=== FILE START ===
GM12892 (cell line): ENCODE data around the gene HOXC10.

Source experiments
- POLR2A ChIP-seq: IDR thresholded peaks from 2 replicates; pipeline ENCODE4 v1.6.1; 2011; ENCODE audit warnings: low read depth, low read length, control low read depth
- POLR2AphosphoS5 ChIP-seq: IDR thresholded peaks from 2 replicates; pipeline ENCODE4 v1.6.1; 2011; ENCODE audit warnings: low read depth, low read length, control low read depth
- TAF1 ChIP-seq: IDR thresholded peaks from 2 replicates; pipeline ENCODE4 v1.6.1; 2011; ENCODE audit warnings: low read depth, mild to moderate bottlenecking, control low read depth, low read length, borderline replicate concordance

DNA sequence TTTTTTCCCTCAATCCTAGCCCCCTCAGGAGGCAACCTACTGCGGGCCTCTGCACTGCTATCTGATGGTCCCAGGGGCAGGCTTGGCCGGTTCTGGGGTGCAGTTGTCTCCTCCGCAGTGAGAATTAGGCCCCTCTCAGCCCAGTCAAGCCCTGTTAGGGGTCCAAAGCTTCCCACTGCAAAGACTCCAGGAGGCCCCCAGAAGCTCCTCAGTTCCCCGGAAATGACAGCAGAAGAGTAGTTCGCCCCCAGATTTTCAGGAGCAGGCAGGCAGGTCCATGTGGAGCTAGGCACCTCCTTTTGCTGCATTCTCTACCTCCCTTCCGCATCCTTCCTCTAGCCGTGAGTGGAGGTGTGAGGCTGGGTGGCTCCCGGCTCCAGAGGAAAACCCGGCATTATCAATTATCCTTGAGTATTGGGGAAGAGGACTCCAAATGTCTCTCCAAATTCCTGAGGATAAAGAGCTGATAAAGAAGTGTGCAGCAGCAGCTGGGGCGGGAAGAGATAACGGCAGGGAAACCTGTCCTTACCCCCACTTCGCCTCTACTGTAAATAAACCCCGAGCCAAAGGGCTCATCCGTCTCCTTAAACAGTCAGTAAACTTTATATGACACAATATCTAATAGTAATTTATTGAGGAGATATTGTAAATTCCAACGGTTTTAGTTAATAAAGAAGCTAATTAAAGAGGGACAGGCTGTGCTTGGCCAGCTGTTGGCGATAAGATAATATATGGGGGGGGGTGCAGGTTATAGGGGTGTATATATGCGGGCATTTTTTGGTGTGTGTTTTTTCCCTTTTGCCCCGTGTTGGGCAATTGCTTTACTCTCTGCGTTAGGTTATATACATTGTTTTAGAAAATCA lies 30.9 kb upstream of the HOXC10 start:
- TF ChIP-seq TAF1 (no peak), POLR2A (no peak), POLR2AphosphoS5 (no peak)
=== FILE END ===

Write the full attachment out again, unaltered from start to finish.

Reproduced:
GM12892 (cell line): ENCODE data around the gene HOXC10.

Source experiments
- POLR2A ChIP-seq: IDR thresholded peaks from 2 replicates; pipeline ENCODE4 v1.6.1; 2011; ENCODE audit warnings: low read depth, low read length, control low read depth
- POLR2AphosphoS5 ChIP-seq: IDR thresholded peaks from 2 replicates; pipeline ENCODE4 v1.6.1; 2011; ENCODE audit warnings: low read depth, low read length, control low read depth
- TAF1 ChIP-seq: IDR thresholded peaks from 2 replicates; pipeline ENCODE4 v1.6.1; 2011; ENCODE audit warnings: low read depth, mild to moderate bottlenecking, control low read depth, low read length, borderline replicate concordance

DNA sequence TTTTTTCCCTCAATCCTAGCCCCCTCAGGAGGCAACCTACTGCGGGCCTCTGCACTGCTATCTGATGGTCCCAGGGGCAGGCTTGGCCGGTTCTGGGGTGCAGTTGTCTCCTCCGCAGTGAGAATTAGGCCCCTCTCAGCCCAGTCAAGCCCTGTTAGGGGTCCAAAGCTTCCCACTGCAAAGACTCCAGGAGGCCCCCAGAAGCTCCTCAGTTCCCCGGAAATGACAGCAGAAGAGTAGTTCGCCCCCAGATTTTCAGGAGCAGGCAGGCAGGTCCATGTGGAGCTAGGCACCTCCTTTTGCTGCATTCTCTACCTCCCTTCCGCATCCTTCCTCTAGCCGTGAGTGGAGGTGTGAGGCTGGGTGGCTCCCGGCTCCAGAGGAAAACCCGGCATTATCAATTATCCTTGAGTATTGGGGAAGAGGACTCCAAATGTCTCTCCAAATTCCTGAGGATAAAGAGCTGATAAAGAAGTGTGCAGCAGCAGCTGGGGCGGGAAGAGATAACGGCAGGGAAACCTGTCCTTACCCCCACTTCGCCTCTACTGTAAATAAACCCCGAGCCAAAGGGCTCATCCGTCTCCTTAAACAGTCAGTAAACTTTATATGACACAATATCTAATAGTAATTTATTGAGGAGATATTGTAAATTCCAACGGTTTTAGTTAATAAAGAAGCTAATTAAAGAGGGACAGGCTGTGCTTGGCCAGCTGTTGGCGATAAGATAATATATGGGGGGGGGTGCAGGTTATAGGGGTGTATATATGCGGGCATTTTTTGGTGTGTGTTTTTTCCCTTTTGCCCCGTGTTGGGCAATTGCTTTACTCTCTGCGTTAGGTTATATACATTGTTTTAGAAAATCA lies 30.9 kb upstream of the HOXC10 start:
- TF ChIP-seq TAF1 (no peak), POLR2A (no peak), POLR2AphosphoS5 (no peak)